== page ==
# Complete and Sufficient Statistic for Discrete Distribution

I have a single observation X from the following distribution: $$𝑃(𝑋=−1)=\dfrac{𝑝}{3},𝑃(𝑋=0)=(1−𝑝),𝑃(𝑋=1)=\dfrac{2𝑝}{3}$$ I'm trying to find a complete and sufficient statistic for p based on the single observation X. My current attempt is $$T=X^{2}$$ but I'm unsure of my approach/reasoning: $$f_{\theta}(X) = \left(p \right)^{1_{(X^{2}=1)}}\left(1-p \right)^{1_{(X^{2}=0)}}$$ By factorization $$h(X) = 1$$ and $$g_{\theta}(T) = \left(p \right)^{1_{(X^{2}=1)}}\left(1-p \right)^{1_{(X^{2}=0)}}$$, meaning that $$T=X^{2}$$ is sufficient. Then to show completeness I have: $$E_{p}[a(T)] = P(X^{2}=1)a(1) + P(X^{2}=0)a(0)$$ $$=pa(1) + (1-p)a(0)=0$$ which we can see implies that $$a(T)=0$$ and thus $$T=X^{2}$$ is complete. I just wanted to make sure that this looks okay, I'm a bit unsure about showing a statistic is sufficient and complete.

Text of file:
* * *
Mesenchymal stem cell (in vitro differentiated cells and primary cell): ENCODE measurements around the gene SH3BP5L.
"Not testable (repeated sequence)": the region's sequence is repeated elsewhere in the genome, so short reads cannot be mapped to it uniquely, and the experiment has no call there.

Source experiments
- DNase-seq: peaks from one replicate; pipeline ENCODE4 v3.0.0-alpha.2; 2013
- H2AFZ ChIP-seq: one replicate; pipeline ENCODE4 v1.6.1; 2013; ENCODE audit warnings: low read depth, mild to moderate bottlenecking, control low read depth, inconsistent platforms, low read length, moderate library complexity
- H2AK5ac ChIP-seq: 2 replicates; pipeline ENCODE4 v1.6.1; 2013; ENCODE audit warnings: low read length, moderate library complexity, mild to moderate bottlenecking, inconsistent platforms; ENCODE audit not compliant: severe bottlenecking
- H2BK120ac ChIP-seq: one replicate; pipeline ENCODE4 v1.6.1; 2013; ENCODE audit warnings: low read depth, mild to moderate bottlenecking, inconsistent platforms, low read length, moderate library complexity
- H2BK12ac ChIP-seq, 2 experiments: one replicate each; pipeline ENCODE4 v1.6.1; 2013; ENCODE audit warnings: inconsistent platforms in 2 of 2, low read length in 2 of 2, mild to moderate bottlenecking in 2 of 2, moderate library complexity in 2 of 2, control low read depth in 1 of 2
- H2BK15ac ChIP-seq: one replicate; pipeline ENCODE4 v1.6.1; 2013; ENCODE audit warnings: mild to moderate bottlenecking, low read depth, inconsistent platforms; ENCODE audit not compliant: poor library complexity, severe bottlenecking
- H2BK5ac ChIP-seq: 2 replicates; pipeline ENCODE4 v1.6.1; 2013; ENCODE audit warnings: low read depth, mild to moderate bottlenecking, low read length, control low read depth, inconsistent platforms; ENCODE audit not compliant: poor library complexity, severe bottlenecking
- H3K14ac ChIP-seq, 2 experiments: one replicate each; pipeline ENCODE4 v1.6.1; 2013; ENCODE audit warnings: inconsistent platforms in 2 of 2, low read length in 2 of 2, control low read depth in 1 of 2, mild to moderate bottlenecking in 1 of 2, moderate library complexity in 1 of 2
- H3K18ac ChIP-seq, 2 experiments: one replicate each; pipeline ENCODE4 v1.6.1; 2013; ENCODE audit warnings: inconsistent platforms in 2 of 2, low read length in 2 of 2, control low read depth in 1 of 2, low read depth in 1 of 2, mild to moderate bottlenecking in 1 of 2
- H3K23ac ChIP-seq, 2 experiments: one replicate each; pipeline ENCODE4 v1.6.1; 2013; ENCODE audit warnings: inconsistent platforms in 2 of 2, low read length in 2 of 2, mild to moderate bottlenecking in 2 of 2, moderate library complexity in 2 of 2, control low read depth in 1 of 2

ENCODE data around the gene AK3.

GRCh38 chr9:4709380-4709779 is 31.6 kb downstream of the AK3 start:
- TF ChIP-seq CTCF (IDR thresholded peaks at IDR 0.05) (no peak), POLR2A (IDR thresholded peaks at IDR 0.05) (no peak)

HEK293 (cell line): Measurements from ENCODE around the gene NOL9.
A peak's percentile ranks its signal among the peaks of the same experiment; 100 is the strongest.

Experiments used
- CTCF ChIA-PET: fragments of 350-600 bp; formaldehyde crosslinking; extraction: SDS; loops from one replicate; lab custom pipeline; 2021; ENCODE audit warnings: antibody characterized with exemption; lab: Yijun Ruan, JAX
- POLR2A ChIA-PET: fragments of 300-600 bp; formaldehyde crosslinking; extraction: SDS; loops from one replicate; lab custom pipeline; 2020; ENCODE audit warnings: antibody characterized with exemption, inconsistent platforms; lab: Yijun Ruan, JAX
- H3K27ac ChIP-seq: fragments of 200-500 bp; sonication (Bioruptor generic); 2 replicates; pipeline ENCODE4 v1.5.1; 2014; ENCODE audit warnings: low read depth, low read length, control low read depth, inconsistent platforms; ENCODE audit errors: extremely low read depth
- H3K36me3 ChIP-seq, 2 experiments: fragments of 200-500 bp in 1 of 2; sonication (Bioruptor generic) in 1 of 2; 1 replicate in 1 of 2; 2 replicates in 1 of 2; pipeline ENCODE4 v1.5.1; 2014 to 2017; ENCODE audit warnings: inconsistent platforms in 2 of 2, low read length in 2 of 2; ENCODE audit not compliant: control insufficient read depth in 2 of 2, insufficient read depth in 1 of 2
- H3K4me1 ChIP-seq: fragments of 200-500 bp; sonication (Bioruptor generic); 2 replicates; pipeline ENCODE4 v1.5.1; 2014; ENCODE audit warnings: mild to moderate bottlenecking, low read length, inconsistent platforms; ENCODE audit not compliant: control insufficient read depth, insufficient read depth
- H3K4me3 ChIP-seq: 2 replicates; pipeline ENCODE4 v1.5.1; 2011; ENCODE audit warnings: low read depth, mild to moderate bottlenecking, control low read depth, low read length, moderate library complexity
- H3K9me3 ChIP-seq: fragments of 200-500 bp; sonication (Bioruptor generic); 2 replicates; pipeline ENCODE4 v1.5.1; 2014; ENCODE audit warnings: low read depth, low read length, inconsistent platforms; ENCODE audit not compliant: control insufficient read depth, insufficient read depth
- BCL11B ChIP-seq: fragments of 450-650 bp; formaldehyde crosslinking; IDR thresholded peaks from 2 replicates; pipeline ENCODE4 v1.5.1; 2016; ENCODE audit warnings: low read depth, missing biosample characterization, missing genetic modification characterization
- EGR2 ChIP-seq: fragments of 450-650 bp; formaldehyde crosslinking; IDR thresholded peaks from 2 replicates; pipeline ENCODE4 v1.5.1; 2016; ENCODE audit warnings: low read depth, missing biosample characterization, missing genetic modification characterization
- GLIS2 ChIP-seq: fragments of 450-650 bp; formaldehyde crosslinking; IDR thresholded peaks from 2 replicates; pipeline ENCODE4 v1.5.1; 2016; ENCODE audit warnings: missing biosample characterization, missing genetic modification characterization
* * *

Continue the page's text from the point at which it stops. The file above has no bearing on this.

## 1 Answer

Your explanation for completeness is correct. For sufficiency, I think you need to be a little more careful with the probability mass function for $$X$$. What you wrote down, $$f_\theta(x)$$, is the p.m.f of $$X^2$$, not $$X$$ itself. It should be simple enough to show that,

$$f_\theta(x) = \left(\frac{2}{3}\right)^{\frac{x(x+1)}{2}}\left(\frac{1}{3}\right)^{\frac{x(x-1)}{2}}p^{x^2}(1-p)^{1-x^2}, \;\; x = -1, 0, 1$$

Now you can use your Factorization Theorem argument and change $$h(x)$$ and $$g_\theta(T(x))$$ accordingly.